Article by Kathryn Robinson. Edited and Researched by Rob Russell.


At the moment, Anne Boleyn is everywhere. The BBC is currently airing a series of programmes which included ‘The Last Days of Anne Boleyn’ in which historians debated various issues surrounding her fall. She’s also been the subject of much media and literary attention. The Philippa Gregory novel ‘The Other Boleyn Girl’ largely portrayed Anne as an ambitious, assertive, competitive character in control of her own destiny. In the television series ‘The Tudors’, she is portrayed as a strong character, yet trapped by the ambitions of her family to elevate their status. The BBC History magazine also recently conducted a poll on their website, asking visitors to the site ‘Was Anne Boleyn guilty of the charges against her?’ An overwhelming majority (82% at the time of my participation) believed she was not guilty. Anne Boleyn remains a mysterious figure but one question seems to re-occur: did Anne Boleyn really commit the crimes she was accused of? I believe that she didn’t.

Anne Boleyn – a copy of a portrait from c.1534.


Born between 1501 and 1507 (historians don’t agree on when), she spent her childhood and adolescence as part of a number of European courts, most notably the French court. When she returned to England, she was made lady-in-waiting to Henry VIII’s first wife Catherine of Aragon and from this position, she caught the king’s attention. After several years of being pursued by the besotted king whilst he wriggled out of his first marriage, Anne fell pregnant in 1533. This coming at the around the same time as she and the king were secretly married – before the birth of a girl who would become Elizabeth I. However, she was sentenced to death just three years later for allegedly committing adultery with five men including her brother and for treason.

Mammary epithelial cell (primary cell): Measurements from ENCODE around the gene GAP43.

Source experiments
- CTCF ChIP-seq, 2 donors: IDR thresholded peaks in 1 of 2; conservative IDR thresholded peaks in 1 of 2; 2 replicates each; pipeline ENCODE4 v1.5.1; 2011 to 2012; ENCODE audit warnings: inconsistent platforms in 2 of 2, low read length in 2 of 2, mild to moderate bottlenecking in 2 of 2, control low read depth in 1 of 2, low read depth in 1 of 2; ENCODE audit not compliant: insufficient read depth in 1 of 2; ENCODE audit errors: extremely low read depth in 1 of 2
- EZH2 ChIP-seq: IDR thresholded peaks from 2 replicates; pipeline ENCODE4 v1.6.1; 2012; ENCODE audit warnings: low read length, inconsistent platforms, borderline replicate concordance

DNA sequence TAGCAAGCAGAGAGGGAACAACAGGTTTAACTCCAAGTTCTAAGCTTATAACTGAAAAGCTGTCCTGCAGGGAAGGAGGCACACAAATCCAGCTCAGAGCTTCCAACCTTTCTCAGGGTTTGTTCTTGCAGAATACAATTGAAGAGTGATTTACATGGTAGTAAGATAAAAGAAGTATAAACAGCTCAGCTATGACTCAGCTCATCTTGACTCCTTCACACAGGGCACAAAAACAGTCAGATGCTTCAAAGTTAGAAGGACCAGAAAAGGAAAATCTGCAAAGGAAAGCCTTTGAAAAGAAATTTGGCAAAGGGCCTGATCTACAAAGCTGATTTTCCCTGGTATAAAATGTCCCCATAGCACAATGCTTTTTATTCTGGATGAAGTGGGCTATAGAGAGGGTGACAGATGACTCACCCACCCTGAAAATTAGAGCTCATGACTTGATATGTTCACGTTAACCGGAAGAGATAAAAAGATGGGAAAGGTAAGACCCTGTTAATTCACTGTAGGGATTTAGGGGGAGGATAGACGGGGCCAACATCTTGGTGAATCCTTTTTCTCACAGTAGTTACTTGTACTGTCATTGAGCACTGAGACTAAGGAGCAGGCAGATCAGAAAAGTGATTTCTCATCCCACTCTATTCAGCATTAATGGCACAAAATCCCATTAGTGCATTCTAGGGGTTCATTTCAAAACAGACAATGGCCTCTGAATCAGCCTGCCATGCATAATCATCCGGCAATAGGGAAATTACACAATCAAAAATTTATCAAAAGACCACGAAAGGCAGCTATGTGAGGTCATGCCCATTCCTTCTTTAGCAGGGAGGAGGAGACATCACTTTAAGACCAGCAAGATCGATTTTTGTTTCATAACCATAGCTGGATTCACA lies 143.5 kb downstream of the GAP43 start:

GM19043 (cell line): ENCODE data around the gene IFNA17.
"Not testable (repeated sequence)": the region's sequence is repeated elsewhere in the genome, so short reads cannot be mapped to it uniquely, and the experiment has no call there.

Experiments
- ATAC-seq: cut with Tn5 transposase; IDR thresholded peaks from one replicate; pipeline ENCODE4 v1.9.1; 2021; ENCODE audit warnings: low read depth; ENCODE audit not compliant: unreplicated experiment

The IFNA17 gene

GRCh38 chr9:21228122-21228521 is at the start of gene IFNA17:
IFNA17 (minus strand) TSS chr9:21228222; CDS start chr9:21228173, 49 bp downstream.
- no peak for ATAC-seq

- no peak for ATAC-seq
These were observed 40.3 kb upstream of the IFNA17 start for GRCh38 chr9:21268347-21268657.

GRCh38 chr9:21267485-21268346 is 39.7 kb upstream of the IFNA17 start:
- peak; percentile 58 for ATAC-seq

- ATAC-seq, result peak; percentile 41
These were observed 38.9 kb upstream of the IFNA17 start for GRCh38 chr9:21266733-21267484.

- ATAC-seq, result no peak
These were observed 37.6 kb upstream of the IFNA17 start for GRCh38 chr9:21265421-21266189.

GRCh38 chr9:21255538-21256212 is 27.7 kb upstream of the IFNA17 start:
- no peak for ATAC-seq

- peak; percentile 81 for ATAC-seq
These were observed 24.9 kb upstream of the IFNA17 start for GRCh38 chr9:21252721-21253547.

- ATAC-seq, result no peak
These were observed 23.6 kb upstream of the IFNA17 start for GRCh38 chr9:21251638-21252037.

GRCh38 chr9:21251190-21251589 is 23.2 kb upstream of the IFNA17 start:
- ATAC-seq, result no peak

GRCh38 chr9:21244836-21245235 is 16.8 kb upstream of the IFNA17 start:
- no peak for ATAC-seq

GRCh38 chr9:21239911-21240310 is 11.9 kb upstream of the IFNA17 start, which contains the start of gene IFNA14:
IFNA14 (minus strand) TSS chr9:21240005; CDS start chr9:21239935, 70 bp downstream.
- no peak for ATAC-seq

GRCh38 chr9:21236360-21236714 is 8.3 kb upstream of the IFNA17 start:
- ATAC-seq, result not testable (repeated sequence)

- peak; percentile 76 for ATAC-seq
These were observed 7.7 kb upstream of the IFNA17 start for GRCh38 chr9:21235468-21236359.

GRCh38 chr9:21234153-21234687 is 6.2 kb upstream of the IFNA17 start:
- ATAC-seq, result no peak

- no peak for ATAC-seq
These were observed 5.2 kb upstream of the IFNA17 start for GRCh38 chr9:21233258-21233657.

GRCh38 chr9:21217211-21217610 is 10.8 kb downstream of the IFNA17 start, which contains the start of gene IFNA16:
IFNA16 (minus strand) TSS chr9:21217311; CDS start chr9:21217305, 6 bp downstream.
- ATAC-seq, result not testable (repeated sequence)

More established historians than me have examined the reasons for her execution. That Anne’s downfall happened at a time which was extremely convenient to some strongly suggests she was a victim of a plot conspiring to remove her. The question is: who was responsible for her death?


Henry himself was an obvious culprit. He was growing disillusioned with his wife because of her failure to produce a son and heir to the Tudor dynasty and historians have argued that her final miscarriage in January 1536 accelerated her downfall. That the foetus had deformed qualities is particularly important, as many in the early modern period thought that this was symbolic of some committed sin.  In addition to this, Henry had fallen for Jane Seymour who was notoriously less troublesome and outspoken than Anne who found herself consistently getting in trouble at court. If the king did mastermind this plot, it would have been a combination of these factors as the mere fact that Henry had fallen in love with someone else may not have been enough to make him pursue the death of Anne. After all, when he had fallen in love with Anne, he didn’t want Catherine of Aragon’s death but a divorce from her.